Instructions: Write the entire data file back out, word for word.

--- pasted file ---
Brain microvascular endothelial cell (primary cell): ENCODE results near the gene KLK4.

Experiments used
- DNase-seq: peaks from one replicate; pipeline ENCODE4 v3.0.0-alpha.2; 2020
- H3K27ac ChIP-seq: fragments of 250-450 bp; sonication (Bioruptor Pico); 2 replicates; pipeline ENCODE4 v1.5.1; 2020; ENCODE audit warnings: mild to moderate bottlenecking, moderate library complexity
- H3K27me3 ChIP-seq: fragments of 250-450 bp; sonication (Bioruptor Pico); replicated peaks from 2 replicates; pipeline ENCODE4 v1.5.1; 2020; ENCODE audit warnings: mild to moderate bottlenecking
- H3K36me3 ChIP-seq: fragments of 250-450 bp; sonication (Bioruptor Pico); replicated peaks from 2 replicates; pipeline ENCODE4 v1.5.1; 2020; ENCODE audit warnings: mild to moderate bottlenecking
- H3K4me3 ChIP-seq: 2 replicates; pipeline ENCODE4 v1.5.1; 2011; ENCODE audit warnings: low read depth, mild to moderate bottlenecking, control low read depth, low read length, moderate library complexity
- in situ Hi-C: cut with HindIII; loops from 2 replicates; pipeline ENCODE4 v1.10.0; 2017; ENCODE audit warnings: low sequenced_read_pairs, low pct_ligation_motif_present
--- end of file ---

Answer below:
Brain microvascular endothelial cell (primary cell): ENCODE results near the gene KLK4.

Experiments used
- DNase-seq: peaks from one replicate; pipeline ENCODE4 v3.0.0-alpha.2; 2020
- H3K27ac ChIP-seq: fragments of 250-450 bp; sonication (Bioruptor Pico); 2 replicates; pipeline ENCODE4 v1.5.1; 2020; ENCODE audit warnings: mild to moderate bottlenecking, moderate library complexity
- H3K27me3 ChIP-seq: fragments of 250-450 bp; sonication (Bioruptor Pico); replicated peaks from 2 replicates; pipeline ENCODE4 v1.5.1; 2020; ENCODE audit warnings: mild to moderate bottlenecking
- H3K36me3 ChIP-seq: fragments of 250-450 bp; sonication (Bioruptor Pico); replicated peaks from 2 replicates; pipeline ENCODE4 v1.5.1; 2020; ENCODE audit warnings: mild to moderate bottlenecking
- H3K4me3 ChIP-seq: 2 replicates; pipeline ENCODE4 v1.5.1; 2011; ENCODE audit warnings: low read depth, mild to moderate bottlenecking, control low read depth, low read length, moderate library complexity
- in situ Hi-C: cut with HindIII; loops from 2 replicates; pipeline ENCODE4 v1.10.0; 2017; ENCODE audit warnings: low sequenced_read_pairs, low pct_ligation_motif_present